Drug-Free Living in the U.S.A.
For years the man believed drug-free living was a fairy tale cooked up by do-gooders. No surprise considering everyone he knew was on one drug or another. And yes, that included his parents. They always had been too. In fact, his mother often hit him up for pills when she was out.
(Note: Marcus is not his real name. But his story is as real as real gets. It’s also shared by too many kids to count, including many of those who’d one day come to Healing Properties. That’s how we got the story anyway. And that’s why we’re sharing it here.)
Marcus had always felt a little out of step with his friends. At home, when he was super young, during those carefully orchestrated playdates. And at school, at various times throughout the day. Then one day he overheard his parents talking about him.
“Do you think he’s on the spectrum?,” his dad asked his mom.
“Our Marcus? No way! He’s just having typical growing pains,” said his mom.
“Well, if he doesn’t grow out of them soon, we’re going to have to take him to a doctor,” his dad said. “He’s not happy. I can tell.”
Marcus didn’t know anything about this spectrum his parents were talking about, but his dad was right. He wasn’t very happy. In fact. he hadn’t been happy in quite some time. In the meantime though, he needed to know about this spectrum thing.
Since this happened before every ten-year-old had a phone of their own, Marcus couldn’t Google up an answer. He had to actually ask someone. So the next day at school, he pulled his friend Spencer aside before Home Room and did just that.
“Yo, do you know anything about this spectrum?” asked Marcus.
“Huh? What spectrum? Oh, you mean like autism spectrum?” replied Spencer.
“Um, yeah, I guess that’s it,” said Marcus. “Is it a bad thing?”
“It’s when people are all shut down,” said Spencer. “You know that Molly girl in Math? They say she’s on the spectrum.”
“Oh, right. You don’t think I’m on this spectrum thing do you?” Marcus asked Spencer.
“You?” Spencer started laughing. “No, you’re just a rocket mixed with blasé blasé,” continued his friend. “If anything, you’ve got ADHD.”
Marcus laughed too. He was laughing even more three months later after a therapist gave him his first dose of Adderall. Laughing and full of absolute joy. In fact, Marcus didn’t know life could be so much fun.
The Adderall effect was immediate — and considerable. Marcus’s grades shot up; his friend-base expanded; he even signed on for extracurriculars. His parents couldn’t be happier — or more proud.
Marcus couldn’t be happier either. After all, he’d never been popular, or even a particularly good student, and being big man on campus felt good. Real good. Sure it was only an elementary school campus, but it was his campus. Besides, it was the only campus Marcus knew.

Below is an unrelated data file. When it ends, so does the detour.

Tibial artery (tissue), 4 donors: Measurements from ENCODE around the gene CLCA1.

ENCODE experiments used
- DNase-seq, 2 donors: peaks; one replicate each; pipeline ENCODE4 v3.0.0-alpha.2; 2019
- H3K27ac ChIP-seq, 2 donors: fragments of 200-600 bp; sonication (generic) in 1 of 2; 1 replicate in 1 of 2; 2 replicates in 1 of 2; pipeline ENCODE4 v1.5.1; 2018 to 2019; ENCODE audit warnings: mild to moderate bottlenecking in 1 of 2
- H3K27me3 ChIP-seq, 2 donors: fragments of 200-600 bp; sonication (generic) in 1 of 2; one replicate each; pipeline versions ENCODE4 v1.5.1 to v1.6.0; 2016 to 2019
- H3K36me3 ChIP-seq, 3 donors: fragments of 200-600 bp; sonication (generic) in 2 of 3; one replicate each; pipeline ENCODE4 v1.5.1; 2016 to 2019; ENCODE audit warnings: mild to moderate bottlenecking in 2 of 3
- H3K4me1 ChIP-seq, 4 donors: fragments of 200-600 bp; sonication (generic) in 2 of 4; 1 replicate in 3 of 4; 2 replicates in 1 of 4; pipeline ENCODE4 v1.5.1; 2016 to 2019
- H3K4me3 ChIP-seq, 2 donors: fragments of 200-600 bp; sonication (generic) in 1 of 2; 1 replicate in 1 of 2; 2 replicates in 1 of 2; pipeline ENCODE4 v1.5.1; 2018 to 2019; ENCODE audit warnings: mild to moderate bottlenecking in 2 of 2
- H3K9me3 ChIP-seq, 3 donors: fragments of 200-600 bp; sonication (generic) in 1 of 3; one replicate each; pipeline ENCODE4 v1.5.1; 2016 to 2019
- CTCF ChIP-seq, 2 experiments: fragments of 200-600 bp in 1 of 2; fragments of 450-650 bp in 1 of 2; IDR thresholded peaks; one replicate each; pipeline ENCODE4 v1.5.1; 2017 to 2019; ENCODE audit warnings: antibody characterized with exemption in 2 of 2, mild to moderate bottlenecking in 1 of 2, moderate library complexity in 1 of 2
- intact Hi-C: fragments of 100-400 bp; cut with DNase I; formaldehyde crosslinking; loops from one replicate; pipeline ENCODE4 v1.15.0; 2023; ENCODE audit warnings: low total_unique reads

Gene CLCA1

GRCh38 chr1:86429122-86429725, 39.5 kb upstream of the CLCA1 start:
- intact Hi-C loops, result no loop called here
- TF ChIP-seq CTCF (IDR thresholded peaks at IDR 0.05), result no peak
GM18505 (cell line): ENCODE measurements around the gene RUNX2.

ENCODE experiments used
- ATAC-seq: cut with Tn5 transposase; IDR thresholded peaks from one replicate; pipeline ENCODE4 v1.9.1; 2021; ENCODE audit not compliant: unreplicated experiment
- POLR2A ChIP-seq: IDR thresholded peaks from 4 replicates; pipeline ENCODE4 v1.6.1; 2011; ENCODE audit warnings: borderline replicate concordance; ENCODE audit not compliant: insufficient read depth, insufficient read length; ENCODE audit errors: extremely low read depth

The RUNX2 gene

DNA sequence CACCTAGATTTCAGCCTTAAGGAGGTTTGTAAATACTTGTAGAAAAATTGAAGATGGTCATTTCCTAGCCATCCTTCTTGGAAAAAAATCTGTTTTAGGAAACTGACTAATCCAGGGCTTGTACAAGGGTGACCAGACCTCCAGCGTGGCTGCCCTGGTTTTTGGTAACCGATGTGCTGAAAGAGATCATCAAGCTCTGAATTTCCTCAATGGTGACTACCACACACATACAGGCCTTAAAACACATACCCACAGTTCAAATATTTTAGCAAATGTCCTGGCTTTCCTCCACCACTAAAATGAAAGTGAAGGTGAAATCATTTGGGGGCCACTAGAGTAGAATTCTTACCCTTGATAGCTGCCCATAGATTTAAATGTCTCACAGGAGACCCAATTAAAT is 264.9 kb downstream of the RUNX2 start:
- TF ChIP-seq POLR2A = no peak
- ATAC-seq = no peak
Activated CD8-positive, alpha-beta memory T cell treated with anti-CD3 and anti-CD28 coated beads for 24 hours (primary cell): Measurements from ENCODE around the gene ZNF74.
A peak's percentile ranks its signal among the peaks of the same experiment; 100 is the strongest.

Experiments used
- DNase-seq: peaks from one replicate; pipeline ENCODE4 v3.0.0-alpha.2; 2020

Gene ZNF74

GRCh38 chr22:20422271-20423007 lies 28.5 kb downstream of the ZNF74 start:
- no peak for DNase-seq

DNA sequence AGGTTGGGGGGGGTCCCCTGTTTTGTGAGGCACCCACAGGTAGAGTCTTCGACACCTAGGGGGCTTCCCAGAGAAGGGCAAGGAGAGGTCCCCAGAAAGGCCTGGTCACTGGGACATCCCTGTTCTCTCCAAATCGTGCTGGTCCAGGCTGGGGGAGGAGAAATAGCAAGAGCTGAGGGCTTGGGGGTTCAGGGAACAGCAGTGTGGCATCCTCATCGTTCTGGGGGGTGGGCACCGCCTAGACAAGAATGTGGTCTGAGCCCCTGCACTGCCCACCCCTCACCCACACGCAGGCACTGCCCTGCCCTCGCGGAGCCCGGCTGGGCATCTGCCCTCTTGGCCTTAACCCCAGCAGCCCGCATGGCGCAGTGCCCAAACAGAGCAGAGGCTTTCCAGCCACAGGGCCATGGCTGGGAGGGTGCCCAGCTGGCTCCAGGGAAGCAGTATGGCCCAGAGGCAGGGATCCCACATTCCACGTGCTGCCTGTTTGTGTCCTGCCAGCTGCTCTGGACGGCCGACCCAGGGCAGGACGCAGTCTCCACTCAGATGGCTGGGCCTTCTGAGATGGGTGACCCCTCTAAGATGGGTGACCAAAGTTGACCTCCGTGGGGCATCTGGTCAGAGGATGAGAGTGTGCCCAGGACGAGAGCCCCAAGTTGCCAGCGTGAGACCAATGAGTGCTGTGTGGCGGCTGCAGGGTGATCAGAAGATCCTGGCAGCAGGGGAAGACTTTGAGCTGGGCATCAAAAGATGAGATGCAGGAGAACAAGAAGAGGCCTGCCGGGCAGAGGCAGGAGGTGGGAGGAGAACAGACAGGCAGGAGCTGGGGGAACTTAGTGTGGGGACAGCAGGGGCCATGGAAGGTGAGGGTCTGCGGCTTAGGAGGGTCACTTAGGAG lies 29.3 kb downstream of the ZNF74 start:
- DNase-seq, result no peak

Marcus pretty much stayed happy straight through high school. Oh, there were a few incidents when his prescription ran out and he’d had mild panic attacks, but his mother always resolved those rather quickly. She knew how effective the medicine was for him, and how much it meant to him too. Heck, she’d even tried it a time or two herself. Just to be sure it’s not too dangerous, she said.
His dad, on the other hand, wasn’t particularly fond of his son popping pills every day. But he couldn’t deny their effect on his behavior. He hadn’t seen his son this happy since early, early childhood. Before he’d learned to talk, in fact. So there was no way he’d argue against them now. Besides, pointed out mom, dad drank every day, so what’s the dif?
Marcus had experimented with various illegal drugs in high school. Pot was a yawn. Benzos made him loopy. And cocaine and meth left him almost manic. The meth left him especially manic. No surprise considering Adderall is methamphetamine’s sister drug. So for the most part he simply stuck with the Adderall.
Then, before leaving for classes one morning, his college dorm-mate slipped him a blue Oxy. Study aid, he said. Try it.
To say that Marcus felt as if he were on a cloud of confidence would be only half right. He also felt as if were being embraced by the whole wild world. Everybody loved him. And he loved everybody in turn. Even better, Marcus could do no wrong. Plus whatever he did do always met a seal of approval.